Atomic clusters, consisting of a few to a few thousand atoms, have emerged over the past 40 years as the ultimate nanoparticles, whose structure and properties can be controlled one atom at a time. More importantly, the possibility of creating a new class of materials, composed of clusters instead of atoms as building blocks, has fueled the hope that one can synthesize materials from the bottom-up with unique and tailored properties.
Clusters comprising up to few tens of atoms are an intermediate state of matter. Unlike molecules and crystalline particles, clusters do not have a regular structure. A cluster of a given size may have many different isomers, some of which may be close in energy.
The most exciting thing is that the atomic clusters of sub-nano or nano-scale are often show drastic change in the physical and chemical properties compared to that of their bulk material, due to the effect of quantum confinement. This different behavior of nano-scale materials is found to be very useful in various kinds of applications to the mankind for the last two decades.
Clusters offer exciting prospects for designing new materials, owing to the strong dependence of their electronic properties on their size and structure. The cluster assembled materials are solids where atomic clusters serve as the fundamental units. The exciting thing for these solids is that they takes the advantage of the exotic properties of clusters due to the effect of quantum confinement and make them accessible in a bulk material with a tunable chemical, electronic, optical and magnetic properties. The cluster assembled materials are formed with a network by linking the cluster motifs as building blocks with an atomic/molecular linker. Some of the special clusters of stable motif classified with aromatic, jellium and Zintl models possess potency to be used as building blocks in the cluster assembled materials.
Clusters are considered as promising catalysts because they exhibit a higher reactivity than bulk materials. Even noble metals such as gold and platinum become highly reactive as clusters. Clusters may also serve as models to elucidate the structure and function of catalytically active sites on surfaces.
Gold atomic clusters detect pesticide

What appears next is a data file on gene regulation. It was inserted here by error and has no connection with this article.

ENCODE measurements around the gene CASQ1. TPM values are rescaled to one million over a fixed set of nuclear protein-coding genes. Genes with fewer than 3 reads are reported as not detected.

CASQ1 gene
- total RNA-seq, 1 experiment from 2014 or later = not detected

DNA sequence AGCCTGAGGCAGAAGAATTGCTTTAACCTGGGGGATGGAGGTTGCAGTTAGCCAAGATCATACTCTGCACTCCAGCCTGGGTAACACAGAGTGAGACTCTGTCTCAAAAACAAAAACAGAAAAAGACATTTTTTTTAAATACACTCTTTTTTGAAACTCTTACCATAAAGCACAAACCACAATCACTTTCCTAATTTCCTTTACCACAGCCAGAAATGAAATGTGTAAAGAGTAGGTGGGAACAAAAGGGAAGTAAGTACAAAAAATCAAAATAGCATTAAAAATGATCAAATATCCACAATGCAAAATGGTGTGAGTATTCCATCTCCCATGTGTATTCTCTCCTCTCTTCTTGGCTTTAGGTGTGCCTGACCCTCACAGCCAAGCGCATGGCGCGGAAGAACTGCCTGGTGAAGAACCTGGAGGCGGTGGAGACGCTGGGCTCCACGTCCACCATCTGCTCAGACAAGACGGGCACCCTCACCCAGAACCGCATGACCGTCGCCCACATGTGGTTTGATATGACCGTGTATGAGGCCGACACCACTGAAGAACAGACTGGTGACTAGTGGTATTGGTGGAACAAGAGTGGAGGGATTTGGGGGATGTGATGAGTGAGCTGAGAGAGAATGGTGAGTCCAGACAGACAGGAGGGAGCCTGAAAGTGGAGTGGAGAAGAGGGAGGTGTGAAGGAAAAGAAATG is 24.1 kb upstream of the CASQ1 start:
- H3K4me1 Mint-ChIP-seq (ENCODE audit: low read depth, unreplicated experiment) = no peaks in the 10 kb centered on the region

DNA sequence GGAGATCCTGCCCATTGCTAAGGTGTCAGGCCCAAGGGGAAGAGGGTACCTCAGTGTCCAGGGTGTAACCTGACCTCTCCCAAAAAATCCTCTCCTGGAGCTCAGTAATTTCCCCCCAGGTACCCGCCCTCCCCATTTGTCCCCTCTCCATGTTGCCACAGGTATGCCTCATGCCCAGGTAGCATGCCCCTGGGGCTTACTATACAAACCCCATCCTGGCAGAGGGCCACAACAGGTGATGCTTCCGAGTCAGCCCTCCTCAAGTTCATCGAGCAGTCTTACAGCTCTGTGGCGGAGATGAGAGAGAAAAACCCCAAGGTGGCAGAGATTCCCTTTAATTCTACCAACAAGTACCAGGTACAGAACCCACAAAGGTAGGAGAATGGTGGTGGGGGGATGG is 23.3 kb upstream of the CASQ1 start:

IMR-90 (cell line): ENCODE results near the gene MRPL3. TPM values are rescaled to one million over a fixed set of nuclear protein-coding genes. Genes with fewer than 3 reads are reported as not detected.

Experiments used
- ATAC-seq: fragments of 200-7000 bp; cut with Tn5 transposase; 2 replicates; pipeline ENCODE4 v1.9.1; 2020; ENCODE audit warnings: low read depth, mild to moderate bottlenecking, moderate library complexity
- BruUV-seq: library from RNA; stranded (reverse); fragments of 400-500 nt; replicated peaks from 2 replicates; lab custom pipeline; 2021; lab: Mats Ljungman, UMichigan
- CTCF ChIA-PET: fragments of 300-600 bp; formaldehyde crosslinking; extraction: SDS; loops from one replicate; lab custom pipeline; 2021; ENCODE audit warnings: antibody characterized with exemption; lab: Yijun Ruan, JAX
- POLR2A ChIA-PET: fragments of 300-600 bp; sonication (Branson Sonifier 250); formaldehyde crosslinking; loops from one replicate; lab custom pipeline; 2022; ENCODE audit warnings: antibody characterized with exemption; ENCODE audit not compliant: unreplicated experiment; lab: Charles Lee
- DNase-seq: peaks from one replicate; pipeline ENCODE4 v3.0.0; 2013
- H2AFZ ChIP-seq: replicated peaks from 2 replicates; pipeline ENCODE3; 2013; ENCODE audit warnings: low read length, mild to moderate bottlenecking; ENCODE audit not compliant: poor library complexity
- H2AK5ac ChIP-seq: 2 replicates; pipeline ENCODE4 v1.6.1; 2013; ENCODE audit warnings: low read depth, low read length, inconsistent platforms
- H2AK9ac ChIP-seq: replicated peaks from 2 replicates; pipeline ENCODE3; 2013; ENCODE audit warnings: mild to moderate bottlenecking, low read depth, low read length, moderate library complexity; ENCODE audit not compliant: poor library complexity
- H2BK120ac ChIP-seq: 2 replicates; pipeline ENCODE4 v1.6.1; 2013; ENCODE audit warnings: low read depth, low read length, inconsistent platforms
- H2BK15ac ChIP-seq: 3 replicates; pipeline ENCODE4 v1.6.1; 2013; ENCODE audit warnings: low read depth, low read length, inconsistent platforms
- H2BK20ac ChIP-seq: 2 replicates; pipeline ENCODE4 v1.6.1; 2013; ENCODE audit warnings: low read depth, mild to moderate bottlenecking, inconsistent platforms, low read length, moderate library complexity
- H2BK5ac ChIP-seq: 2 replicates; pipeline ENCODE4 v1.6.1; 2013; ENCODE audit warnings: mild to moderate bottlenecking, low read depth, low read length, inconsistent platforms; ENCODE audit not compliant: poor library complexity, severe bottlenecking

A new sensor promises to detect extremely low concentrations of organophosphorous pesticides in environmental samples . Researchers have made the sensor using surfactant-modified gold atomic clusters.
Continuous exposure to organophosphorous compounds, used as pesticides, can cause headaches, dizziness, blurred vision, nausea, reduced heart rate, fever, coma and even death. Existing techniques for detecting such pesticides are time consuming and expensive. Some of them use enzymes that are unstable.
Previous studies have shown that clusters of gold atoms are better catalysts than bulk gold or gold nanoparticles. This is because the high surface-to-volume ratio of gold atomic clusters results in a large number of binding sites, which are accessible for catalysis and sensing.
To design a simple, fast and sensitive detection technique, the researchers fabricated the sensor by depositing gold atomic clusters on a gold electrode and stabilizing it using a surfactant compound. They then probed the efficacy of the sensor in detecting methyl parathion, an organophosphorous pesticide, at various concentrations.
Compared with bulk-gold and gold-nanoparticle-modified electrodes, the electrode containing gold atomic clusters exhibited enhanced activity for the reduction of methyl parathion. The atomic-cluster electrode gave a reduction current that was 480 and 150 times higher than those obtained using bulk-gold and gold-nanoparticle-modified electrodes, respectively.
The sensor showed excellent sensitivity and reproducibility for methyl parathion detection in environmental samples.